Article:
From the INTRODUCTION.
A word represents an idea. The nature of a man's ideas determines the nature of his words. The mind of a man, the mind of a people, is reflected in the language of the man, the language of the people. Good words are begotten by good thoughts; evil words arise from evil thoughts. The source of an idea is at the same time the source of the word to express that idea. Thought and language are inseparable. As a man's character is, such is the nature of his true vocabulary.
An idea is represented by a word; a group or combination of ideas is represented by a group or combination of words. The larger a man's vocabulary, the greater the number of his specific ideas. He who has an immense vocabulary not only has a great number of specific ideas, but also has the possibilities of an enormous number of combinations of words-that is, combinations of ideas. Similarly, for him who has a small vocabulary the number of possible combinations of ideas is reduced to a minimum. This faculty for the combination or grouping of ideas may be called general intelligence. Clearly, the vocabulary furnishes us the best basis for the measurement of general intelligence.
The child, immediately upon entering the world, makes his presence known by a cry. This cry is merely a reflex act, induced by the new and strange conditions to which the vocal apparatus of the child is suddenly and rudely subjected. But the cry soon becomes differentiated, assuming different proportions and varied intonations to express different mental states. Later, with the coming of definite ideas we find the entrance of words to express them. The crys and babblings assume a more articulate character. The child's vocabulary is being established.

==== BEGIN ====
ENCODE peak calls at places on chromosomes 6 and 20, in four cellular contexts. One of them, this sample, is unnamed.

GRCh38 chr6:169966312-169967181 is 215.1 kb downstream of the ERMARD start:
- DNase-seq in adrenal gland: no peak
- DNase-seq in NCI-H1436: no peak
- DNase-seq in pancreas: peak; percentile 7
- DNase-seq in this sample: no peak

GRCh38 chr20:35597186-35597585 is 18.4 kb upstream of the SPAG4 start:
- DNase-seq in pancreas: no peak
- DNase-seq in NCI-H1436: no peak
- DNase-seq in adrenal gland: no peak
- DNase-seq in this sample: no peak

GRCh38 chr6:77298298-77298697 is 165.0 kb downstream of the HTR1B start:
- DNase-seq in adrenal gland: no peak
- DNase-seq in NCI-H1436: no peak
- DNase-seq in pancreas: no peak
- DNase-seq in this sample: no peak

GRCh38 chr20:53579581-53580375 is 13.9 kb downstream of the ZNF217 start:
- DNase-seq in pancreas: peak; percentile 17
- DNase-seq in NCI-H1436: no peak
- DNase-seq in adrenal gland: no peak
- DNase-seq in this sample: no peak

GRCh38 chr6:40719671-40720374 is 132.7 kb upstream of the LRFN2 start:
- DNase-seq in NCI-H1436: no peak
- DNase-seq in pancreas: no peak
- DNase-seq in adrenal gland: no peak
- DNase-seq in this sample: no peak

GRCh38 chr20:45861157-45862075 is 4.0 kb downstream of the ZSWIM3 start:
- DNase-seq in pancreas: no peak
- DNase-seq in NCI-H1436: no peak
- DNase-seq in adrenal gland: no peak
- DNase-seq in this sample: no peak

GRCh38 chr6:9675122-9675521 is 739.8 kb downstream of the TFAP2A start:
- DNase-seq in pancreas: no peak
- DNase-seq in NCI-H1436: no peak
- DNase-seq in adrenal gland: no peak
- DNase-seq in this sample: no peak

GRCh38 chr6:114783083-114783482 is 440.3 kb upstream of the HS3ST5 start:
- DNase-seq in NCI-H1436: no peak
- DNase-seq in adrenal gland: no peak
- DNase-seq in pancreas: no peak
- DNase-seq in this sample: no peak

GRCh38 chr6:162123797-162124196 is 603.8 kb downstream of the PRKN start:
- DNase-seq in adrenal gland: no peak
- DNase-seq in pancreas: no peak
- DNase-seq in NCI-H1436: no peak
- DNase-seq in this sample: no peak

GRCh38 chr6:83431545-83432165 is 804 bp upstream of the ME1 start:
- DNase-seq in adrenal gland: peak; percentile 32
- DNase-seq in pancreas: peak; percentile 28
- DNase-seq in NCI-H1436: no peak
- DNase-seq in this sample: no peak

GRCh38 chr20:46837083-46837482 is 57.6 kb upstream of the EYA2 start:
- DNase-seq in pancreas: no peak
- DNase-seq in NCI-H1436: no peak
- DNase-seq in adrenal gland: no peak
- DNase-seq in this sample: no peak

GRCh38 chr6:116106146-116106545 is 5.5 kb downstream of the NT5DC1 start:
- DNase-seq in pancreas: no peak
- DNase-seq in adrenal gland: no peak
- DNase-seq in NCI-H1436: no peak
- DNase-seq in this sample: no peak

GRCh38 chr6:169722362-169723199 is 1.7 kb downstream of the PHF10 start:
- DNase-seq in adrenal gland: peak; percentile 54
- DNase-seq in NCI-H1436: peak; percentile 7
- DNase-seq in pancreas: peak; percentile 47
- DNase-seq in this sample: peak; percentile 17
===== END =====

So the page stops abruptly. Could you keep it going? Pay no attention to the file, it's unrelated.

Speech is not inherited. To some degree it is probably instinctive. The general neural paths favorable to the development of speech are formed in the embryonic stage. But the actual development of speech must begin after birth. Language arises with ideas. Why does the new-born child not talk? The psychological reason is that he is devoid of ideas. He really has nothing to say. There is also a physiological reason. Even though the child had ideas he could not express them vocally, for his speech-apparatus is as yet too imperfectly developed. Not only must the child acquire ideas, but he must also acquire the motor co-ordinations to express those ideas-those otherwise unspoken words. On the cortical surface of the brain, just over and slightly back of each temple, lies a small area known as the convolution of Broca and recognized by psychologists as the speech center. All about this convolution there is a series of highly complex motor centers which utilize secondary motor centers in the face, setting them to work in varying combinations. Next to the motor centers for the face, in the anterior-central gyre, we find the highly differentiated motor centers for the hand (37). Thus we find that the motor centers for the face and for the hand are closely related to those having to do with vocalization. Witness facial expression and the universal use of gestures. An idea, a word, may be expressed by means other than vocal.show more